The waitress set the pizza and drinks on the table.

“I never realized that you were this passionate about it.” Julia put a slice of pizza on her plate. “You never talked that much about it.”

“There’s nothing to talk about unless I can win a race.” The table went silent as they gave their undivided attention to the cheesy pastry.

The bar room cleared some when they came out of the dining room. “Would you like a little Crème de Menthe?”

Julia put her hands to her stomach. “I'm too full. I think I am ready to call it a night.”

Doug took her hand and walked her to her car. “Don’t pay attention to Lonnie, just friends is fine… but if you ever change your mind, just let me know.” Julia smiled. “Thanks, and thanks for the pizza.” She got in her car. “I’m looking forward to seeing your boat.” She gave him a big smile and drove off. She had to admit, Doug would be a real catch for any girl. Maybe she was being foolish. Unless she wanted to be an old maid, she would have to give dating and romance another try. She felt the knot in her stomach tighten. The mere thought of kissing a guy scared the pants off her; consecrating a marriage would be near impossible.

Her Curiosity Continues

Julia came out of a sound sleep. Sunshine poked around the shade and sent a splash of light up the wall. She rolled over, stared at the ceiling and wondered what she would do today. She punched up her pillow and soaked up the warmth left in her blanket. The man in the coma stoked her curiosity, and although she cautioned herself about doing something foolish, she dressed, grabbed a piece of toast and went out the door. Jumping down the two steps off her back porch, the nip in the morning air halted her in mid-step as goose bumps bristled the hair on both arms. Going back in the house, she grabbed her sweatshirt jacket from the clothes tree, flipped up the hood and made a dash to the car.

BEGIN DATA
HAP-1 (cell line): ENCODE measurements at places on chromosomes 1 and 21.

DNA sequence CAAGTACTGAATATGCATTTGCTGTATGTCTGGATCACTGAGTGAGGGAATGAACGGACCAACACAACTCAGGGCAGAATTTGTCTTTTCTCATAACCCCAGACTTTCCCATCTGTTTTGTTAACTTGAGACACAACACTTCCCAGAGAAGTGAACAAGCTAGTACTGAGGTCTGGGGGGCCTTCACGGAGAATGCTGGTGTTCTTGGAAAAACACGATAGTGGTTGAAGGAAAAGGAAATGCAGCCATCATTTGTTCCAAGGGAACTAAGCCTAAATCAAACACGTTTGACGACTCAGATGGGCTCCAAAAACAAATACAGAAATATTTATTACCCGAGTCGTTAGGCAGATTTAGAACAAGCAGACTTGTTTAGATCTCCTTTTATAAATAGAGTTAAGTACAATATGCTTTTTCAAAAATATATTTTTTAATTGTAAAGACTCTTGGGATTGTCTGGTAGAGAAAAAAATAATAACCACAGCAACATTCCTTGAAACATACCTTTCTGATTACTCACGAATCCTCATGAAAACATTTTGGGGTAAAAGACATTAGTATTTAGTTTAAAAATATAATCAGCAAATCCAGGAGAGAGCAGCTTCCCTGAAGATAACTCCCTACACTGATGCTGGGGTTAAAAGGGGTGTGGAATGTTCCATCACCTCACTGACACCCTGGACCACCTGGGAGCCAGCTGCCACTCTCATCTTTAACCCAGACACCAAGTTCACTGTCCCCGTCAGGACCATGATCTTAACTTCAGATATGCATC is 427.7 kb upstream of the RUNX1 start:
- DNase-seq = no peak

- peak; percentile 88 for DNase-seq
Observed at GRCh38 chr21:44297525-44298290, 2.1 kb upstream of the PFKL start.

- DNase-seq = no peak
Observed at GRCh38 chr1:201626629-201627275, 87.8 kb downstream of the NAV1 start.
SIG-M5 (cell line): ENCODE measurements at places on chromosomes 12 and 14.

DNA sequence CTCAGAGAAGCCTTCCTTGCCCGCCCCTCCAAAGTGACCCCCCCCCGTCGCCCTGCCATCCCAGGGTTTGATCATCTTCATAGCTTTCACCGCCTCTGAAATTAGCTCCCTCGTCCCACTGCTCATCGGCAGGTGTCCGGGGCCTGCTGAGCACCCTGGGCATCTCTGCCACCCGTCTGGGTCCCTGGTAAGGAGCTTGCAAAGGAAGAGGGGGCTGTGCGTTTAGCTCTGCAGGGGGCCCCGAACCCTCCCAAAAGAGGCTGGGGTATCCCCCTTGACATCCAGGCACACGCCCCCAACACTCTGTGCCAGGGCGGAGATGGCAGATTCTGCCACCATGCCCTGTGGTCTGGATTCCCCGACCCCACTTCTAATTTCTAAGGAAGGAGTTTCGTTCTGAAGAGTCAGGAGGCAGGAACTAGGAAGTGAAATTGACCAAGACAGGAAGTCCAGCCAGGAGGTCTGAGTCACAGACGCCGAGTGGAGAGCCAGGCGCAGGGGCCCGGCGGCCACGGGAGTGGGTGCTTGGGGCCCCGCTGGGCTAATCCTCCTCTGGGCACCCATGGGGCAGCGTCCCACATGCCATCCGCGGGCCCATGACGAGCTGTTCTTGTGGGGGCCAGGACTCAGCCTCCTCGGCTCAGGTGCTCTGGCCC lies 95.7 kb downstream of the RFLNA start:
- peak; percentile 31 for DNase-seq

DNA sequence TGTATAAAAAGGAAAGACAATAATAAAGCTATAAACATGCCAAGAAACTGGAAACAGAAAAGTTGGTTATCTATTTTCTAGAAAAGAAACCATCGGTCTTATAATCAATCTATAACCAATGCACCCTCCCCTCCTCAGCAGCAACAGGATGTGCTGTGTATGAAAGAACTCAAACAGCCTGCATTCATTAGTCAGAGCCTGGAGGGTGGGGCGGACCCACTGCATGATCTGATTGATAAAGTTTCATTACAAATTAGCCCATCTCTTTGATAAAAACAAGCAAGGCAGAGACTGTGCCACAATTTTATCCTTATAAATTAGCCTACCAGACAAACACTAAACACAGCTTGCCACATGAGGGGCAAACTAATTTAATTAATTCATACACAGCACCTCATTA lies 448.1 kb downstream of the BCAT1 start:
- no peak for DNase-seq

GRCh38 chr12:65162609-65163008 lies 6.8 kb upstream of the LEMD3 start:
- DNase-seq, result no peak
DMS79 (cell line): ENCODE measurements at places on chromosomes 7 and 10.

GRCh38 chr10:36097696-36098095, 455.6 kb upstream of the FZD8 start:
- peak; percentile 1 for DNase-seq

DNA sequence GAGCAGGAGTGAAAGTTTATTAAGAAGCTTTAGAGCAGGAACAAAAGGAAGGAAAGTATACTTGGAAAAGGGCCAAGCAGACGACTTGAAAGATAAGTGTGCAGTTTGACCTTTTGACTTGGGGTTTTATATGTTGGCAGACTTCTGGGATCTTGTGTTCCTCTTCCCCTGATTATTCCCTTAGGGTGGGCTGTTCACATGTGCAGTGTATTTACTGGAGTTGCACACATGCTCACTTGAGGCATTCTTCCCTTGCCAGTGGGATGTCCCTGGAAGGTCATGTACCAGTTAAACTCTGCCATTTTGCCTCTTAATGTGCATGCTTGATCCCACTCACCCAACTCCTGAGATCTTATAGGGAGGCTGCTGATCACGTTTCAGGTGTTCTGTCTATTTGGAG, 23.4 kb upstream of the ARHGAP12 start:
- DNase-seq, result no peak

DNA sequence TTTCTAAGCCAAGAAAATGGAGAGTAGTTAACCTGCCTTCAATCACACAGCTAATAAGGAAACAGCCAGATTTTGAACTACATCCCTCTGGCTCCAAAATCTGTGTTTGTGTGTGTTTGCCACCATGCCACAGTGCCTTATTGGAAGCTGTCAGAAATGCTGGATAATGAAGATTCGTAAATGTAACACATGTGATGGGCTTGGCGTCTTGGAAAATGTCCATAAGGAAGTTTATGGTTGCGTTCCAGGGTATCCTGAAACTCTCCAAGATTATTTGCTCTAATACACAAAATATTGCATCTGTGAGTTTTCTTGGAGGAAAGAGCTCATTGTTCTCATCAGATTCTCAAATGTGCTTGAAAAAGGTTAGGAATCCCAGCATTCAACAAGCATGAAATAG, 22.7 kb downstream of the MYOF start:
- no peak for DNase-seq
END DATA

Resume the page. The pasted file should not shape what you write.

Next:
Julia pushed the hood off her head as she scurried down the empty corridor. The hospital hadn’t come to life yet. The staff change was still an hour away and it was much too early for visitors. Horace, the elderly gent with the kind face and full head of gray hair sat at the front desk. He looked up from his newspaper and removed the glasses that hung on the end of his nose. “Julia, so nice to see you, are you working today?”

“Ah...” Julia searched for an answer. “No, I left my jacket here yesterday,” she fanned the bottom of the garment, “I just came to pick it up.” She came around the desk. “I haven’t talked to you in a long time, mind if I sit for a while?”

Horace folded his paper. “By all means, be my guest. Weekends are pretty quiet around here.”

Julia sat. “So what's going on, anything new?”

“Not much, same old stuff. People get sick, they come in, they get well and they go home.”

“What about...?”

“Who, our mystery guest? Still in a coma. He's doing well, breathing on his own, but showing no signs of waking up.”

“Have they identified him, yet?” “Nope! The sheriff was here a while ago. He’s fit to be tied, he's checked every which way he can think of, but can’t find a thing on this guy. He’s come up empty at every turn. Joe wondered why this guy’s family hasn’t come looking for him.”

“Is he still in Intensive Care?”

“They moved him to two-oh-four. He’s no trouble. He just lays there.”

Julia stood. “I guess I will be on my way. You have a wonderful day.”